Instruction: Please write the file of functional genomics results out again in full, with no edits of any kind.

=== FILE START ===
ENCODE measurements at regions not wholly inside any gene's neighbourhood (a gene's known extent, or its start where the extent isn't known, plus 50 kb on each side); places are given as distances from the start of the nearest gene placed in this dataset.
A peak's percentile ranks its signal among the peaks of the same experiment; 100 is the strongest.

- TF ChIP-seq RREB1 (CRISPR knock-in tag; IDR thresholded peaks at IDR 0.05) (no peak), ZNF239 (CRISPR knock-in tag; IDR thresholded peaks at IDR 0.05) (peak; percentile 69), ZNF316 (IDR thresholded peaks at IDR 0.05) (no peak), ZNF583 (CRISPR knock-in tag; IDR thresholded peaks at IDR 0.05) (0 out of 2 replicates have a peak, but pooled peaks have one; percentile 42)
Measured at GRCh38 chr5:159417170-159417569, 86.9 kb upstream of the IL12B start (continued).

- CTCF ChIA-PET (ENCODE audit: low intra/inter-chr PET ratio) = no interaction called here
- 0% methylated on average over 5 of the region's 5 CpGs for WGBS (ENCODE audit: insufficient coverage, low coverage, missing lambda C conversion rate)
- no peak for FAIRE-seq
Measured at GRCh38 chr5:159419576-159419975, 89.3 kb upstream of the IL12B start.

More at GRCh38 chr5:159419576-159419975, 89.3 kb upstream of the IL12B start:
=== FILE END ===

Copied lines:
ENCODE measurements at regions not wholly inside any gene's neighbourhood (a gene's known extent, or its start where the extent isn't known, plus 50 kb on each side); places are given as distances from the start of the nearest gene placed in this dataset.
A peak's percentile ranks its signal among the peaks of the same experiment; 100 is the strongest.

- TF ChIP-seq RREB1 (CRISPR knock-in tag; IDR thresholded peaks at IDR 0.05) (no peak), ZNF239 (CRISPR knock-in tag; IDR thresholded peaks at IDR 0.05) (peak; percentile 69), ZNF316 (IDR thresholded peaks at IDR 0.05) (no peak), ZNF583 (CRISPR knock-in tag; IDR thresholded peaks at IDR 0.05) (0 out of 2 replicates have a peak, but pooled peaks have one; percentile 42)
Measured at GRCh38 chr5:159417170-159417569, 86.9 kb upstream of the IL12B start (continued).

- CTCF ChIA-PET (ENCODE audit: low intra/inter-chr PET ratio) = no interaction called here
- 0% methylated on average over 5 of the region's 5 CpGs for WGBS (ENCODE audit: insufficient coverage, low coverage, missing lambda C conversion rate)
- no peak for FAIRE-seq
Measured at GRCh38 chr5:159419576-159419975, 89.3 kb upstream of the IL12B start.

More at GRCh38 chr5:159419576-159419975, 89.3 kb upstream of the IL12B start: